Review: Jekyll / Hyde (The Vaults)

A new interactive game comes to London

Players playing the game
Players playing the game
© Sofia Romualdo

What did you do last night? I went bankrupt from feeding the poor and was committed to a sanatorium. Apparently.

That's just one of the outcomes of Fire Hazard's scavenger hunt-style show at London's VAULT Festival. Called Jekyll/Hyde, the show takes place both on your phone and on the streets of Waterloo, as you solve clues to unlock memories of your previous destructive night, loosely based on the classic novel. There's also some interaction from three cast members (Daniel Chrisostomou, Tim Kennington and Chloe Mashiter) wearing period dress along the way.

We get off to a difficult start (our map reading skills aren't the best), and we somehow end up halfway across Waterloo bridge before realising we should have stayed south of the river. Alas, we finally get the hang of the game – answering questions based on things around us, from dates on stones to animals on signs – and begin to quickly solve the many clues the game on our phone throws at us.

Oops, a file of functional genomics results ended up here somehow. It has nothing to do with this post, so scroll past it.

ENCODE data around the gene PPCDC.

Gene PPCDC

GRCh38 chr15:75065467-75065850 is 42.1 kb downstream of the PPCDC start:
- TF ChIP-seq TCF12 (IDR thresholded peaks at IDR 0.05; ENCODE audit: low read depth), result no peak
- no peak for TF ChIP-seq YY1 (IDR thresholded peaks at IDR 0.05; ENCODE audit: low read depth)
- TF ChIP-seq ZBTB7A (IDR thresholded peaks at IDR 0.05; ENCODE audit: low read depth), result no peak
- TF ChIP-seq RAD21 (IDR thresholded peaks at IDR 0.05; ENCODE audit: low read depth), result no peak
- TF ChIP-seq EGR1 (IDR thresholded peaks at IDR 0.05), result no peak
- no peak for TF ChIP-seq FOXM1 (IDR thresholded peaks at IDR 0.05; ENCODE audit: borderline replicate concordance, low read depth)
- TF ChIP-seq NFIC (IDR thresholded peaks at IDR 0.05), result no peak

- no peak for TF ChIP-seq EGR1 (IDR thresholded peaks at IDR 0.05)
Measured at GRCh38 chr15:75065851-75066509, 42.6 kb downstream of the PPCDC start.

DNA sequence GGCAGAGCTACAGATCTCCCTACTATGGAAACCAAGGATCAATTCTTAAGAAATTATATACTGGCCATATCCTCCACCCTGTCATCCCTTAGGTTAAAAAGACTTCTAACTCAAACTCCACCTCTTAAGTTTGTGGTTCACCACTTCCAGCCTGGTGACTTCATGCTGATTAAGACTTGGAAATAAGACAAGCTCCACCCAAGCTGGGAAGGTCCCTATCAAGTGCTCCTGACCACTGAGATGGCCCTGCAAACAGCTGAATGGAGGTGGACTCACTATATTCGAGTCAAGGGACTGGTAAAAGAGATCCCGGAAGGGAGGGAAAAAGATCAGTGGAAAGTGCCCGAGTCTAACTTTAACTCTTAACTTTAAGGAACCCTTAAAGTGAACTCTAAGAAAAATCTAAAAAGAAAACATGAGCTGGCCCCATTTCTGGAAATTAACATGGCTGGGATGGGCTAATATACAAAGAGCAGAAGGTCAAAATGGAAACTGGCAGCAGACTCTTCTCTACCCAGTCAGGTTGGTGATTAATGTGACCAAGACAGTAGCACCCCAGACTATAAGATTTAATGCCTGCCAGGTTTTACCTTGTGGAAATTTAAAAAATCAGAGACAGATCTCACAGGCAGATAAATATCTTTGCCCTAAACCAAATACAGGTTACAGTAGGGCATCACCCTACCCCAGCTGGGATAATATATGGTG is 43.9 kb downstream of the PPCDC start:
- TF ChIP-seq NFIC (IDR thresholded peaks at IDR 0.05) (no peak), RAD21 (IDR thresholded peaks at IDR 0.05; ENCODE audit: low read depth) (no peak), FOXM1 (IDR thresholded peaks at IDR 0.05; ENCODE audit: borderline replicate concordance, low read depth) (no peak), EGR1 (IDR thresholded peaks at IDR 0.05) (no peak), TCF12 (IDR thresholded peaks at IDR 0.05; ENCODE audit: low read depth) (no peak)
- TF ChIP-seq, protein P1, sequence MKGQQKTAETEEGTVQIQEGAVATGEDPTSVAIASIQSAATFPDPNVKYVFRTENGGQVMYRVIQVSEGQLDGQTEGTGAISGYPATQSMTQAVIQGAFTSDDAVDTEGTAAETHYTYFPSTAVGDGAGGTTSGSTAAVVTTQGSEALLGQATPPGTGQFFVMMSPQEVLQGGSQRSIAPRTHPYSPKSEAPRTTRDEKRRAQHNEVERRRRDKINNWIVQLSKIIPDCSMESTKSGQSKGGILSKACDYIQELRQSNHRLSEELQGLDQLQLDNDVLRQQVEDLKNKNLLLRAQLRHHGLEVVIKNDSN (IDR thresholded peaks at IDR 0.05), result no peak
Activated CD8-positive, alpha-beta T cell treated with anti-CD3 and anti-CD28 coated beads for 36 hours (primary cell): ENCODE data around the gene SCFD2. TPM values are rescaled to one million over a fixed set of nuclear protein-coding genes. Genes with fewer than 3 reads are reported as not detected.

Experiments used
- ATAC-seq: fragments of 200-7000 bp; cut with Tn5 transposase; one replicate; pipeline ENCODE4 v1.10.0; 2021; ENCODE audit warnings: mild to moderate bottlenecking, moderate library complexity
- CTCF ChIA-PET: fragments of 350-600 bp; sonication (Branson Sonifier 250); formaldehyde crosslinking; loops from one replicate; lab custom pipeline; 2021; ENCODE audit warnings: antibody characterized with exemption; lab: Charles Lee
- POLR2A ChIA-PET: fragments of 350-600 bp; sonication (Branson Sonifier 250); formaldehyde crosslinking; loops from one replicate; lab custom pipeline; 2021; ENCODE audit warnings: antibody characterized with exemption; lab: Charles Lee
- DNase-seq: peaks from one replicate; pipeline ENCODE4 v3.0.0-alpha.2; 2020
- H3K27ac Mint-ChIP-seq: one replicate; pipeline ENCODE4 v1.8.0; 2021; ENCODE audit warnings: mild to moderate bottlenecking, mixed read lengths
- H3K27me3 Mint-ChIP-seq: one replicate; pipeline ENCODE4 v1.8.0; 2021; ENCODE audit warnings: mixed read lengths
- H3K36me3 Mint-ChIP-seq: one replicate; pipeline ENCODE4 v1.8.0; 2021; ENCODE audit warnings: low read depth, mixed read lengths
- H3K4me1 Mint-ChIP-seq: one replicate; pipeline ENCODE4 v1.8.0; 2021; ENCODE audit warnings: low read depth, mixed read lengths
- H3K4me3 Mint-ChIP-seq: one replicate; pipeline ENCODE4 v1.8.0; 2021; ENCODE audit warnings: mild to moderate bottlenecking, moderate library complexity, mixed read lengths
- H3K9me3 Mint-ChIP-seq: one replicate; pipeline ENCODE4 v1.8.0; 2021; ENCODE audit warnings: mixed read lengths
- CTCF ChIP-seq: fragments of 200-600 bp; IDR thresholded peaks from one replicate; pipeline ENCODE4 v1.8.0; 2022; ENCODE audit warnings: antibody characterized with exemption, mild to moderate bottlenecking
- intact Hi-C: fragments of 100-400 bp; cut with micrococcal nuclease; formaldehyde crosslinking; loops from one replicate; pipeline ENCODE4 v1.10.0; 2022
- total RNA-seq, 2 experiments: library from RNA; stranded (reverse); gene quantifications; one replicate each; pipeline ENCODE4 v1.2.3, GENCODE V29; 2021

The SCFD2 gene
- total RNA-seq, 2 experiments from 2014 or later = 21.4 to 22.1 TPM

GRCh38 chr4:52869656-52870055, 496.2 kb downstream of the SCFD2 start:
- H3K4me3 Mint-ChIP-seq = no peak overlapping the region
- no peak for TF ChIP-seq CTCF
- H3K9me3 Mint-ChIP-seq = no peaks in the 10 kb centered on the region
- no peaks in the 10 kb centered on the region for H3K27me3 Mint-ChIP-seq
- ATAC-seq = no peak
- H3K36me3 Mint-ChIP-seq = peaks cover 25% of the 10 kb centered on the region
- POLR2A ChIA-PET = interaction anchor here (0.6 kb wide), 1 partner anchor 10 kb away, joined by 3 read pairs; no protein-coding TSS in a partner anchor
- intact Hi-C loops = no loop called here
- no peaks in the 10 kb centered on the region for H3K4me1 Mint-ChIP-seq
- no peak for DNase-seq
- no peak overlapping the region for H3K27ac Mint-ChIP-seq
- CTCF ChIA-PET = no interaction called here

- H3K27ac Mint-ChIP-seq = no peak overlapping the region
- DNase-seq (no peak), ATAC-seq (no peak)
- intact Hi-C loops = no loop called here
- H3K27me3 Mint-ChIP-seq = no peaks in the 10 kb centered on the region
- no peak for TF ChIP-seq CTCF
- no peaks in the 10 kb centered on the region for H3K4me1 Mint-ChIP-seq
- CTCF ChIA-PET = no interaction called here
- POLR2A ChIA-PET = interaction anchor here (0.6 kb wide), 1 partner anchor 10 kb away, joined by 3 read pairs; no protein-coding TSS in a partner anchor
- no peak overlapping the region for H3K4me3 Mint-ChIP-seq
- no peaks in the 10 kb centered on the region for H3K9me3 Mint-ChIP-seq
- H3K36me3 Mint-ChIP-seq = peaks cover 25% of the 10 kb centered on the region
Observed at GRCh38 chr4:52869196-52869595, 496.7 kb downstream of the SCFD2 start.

There's something fascinating about roaming around streets you know quite well, paying much more attention than you usually would. I've never really looked at the stained glass window at Waterloo station, but now I could tell you what images feature on it. This is what the game does best – it gives you 90 minutes to take control and explore your surroundings. In some respect, that's the most entertaining part of the experience. If you wanted, you could read every single diary entry you unlock, or take your time choosing what you did last night from the options you are presented (did you drink an unknown liquid heartily or cautiously?), but the main focus is certainly on solving the clues and moving on to the next area. You almost forget the show is based on the tale of Doctor Jekyll and Mr Hyde.

The cast members roam certain areas of the journey, talking to you and making offers. Of course, as you take charge of your own experience, it's up to you if you entertain them. This is invariably a good thing, as you are not forced into any awkward interactions. However, when the group comes together at the mid- and end of the show, it feels somewhat cringe-y to be standing and listening to the cast talking in Victorian English about experiments and the future of science. The scavenger hunt is certainly the star of the show and what the audience have all come for, so though a moment to wrap-up is nice, it does seem to drag (particularly when stood outside in the February cold).

Overall, it has to be said that this is an incredibly well-executed experience, and is highly entertaining for all the expected reasons. If you're looking for something that's a little bit different and a chance to test your detective skills, then this is the show for you.